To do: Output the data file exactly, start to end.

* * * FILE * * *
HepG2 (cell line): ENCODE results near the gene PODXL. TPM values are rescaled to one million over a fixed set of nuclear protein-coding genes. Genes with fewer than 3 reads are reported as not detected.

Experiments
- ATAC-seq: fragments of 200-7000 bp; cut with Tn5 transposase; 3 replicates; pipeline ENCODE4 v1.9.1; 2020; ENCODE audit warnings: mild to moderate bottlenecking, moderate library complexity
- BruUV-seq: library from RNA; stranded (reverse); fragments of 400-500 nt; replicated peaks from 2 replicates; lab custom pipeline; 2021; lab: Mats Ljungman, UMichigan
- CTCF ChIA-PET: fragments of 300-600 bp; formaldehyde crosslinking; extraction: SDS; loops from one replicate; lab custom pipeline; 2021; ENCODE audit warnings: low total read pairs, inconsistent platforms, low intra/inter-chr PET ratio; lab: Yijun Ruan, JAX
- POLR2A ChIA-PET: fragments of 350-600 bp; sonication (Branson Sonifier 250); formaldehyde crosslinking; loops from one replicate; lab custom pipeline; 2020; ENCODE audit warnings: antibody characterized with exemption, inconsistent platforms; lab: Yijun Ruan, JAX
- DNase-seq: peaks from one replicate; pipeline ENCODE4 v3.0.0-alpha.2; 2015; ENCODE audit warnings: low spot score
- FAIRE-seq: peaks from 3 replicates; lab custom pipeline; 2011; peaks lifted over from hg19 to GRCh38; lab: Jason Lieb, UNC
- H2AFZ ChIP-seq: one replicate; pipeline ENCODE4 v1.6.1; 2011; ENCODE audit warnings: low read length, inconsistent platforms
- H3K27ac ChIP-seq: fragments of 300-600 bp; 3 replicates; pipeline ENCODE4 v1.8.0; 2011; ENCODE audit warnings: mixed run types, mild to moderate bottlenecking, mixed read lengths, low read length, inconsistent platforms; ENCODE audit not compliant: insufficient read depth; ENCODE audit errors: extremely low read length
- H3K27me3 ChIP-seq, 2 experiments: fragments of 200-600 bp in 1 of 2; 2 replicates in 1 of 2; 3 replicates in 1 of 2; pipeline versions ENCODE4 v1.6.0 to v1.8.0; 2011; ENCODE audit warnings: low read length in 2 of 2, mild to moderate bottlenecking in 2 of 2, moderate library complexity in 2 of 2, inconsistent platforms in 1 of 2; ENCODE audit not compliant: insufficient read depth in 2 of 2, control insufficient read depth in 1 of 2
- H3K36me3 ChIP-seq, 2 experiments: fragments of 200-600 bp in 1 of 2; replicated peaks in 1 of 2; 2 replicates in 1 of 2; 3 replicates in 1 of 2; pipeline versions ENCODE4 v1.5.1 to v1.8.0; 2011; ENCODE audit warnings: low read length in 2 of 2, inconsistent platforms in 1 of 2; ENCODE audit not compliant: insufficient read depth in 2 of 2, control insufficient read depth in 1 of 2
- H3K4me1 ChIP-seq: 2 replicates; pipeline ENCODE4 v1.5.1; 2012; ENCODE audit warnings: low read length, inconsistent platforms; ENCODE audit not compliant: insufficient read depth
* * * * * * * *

HepG2 (cell line): ENCODE results near the gene PODXL. TPM values are rescaled to one million over a fixed set of nuclear protein-coding genes. Genes with fewer than 3 reads are reported as not detected.

Experiments
- ATAC-seq: fragments of 200-7000 bp; cut with Tn5 transposase; 3 replicates; pipeline ENCODE4 v1.9.1; 2020; ENCODE audit warnings: mild to moderate bottlenecking, moderate library complexity
- BruUV-seq: library from RNA; stranded (reverse); fragments of 400-500 nt; replicated peaks from 2 replicates; lab custom pipeline; 2021; lab: Mats Ljungman, UMichigan
- CTCF ChIA-PET: fragments of 300-600 bp; formaldehyde crosslinking; extraction: SDS; loops from one replicate; lab custom pipeline; 2021; ENCODE audit warnings: low total read pairs, inconsistent platforms, low intra/inter-chr PET ratio; lab: Yijun Ruan, JAX
- POLR2A ChIA-PET: fragments of 350-600 bp; sonication (Branson Sonifier 250); formaldehyde crosslinking; loops from one replicate; lab custom pipeline; 2020; ENCODE audit warnings: antibody characterized with exemption, inconsistent platforms; lab: Yijun Ruan, JAX
- DNase-seq: peaks from one replicate; pipeline ENCODE4 v3.0.0-alpha.2; 2015; ENCODE audit warnings: low spot score
- FAIRE-seq: peaks from 3 replicates; lab custom pipeline; 2011; peaks lifted over from hg19 to GRCh38; lab: Jason Lieb, UNC
- H2AFZ ChIP-seq: one replicate; pipeline ENCODE4 v1.6.1; 2011; ENCODE audit warnings: low read length, inconsistent platforms
- H3K27ac ChIP-seq: fragments of 300-600 bp; 3 replicates; pipeline ENCODE4 v1.8.0; 2011; ENCODE audit warnings: mixed run types, mild to moderate bottlenecking, mixed read lengths, low read length, inconsistent platforms; ENCODE audit not compliant: insufficient read depth; ENCODE audit errors: extremely low read length
- H3K27me3 ChIP-seq, 2 experiments: fragments of 200-600 bp in 1 of 2; 2 replicates in 1 of 2; 3 replicates in 1 of 2; pipeline versions ENCODE4 v1.6.0 to v1.8.0; 2011; ENCODE audit warnings: low read length in 2 of 2, mild to moderate bottlenecking in 2 of 2, moderate library complexity in 2 of 2, inconsistent platforms in 1 of 2; ENCODE audit not compliant: insufficient read depth in 2 of 2, control insufficient read depth in 1 of 2
- H3K36me3 ChIP-seq, 2 experiments: fragments of 200-600 bp in 1 of 2; replicated peaks in 1 of 2; 2 replicates in 1 of 2; 3 replicates in 1 of 2; pipeline versions ENCODE4 v1.5.1 to v1.8.0; 2011; ENCODE audit warnings: low read length in 2 of 2, inconsistent platforms in 1 of 2; ENCODE audit not compliant: insufficient read depth in 2 of 2, control insufficient read depth in 1 of 2
- H3K4me1 ChIP-seq: 2 replicates; pipeline ENCODE4 v1.5.1; 2012; ENCODE audit warnings: low read length, inconsistent platforms; ENCODE audit not compliant: insufficient read depth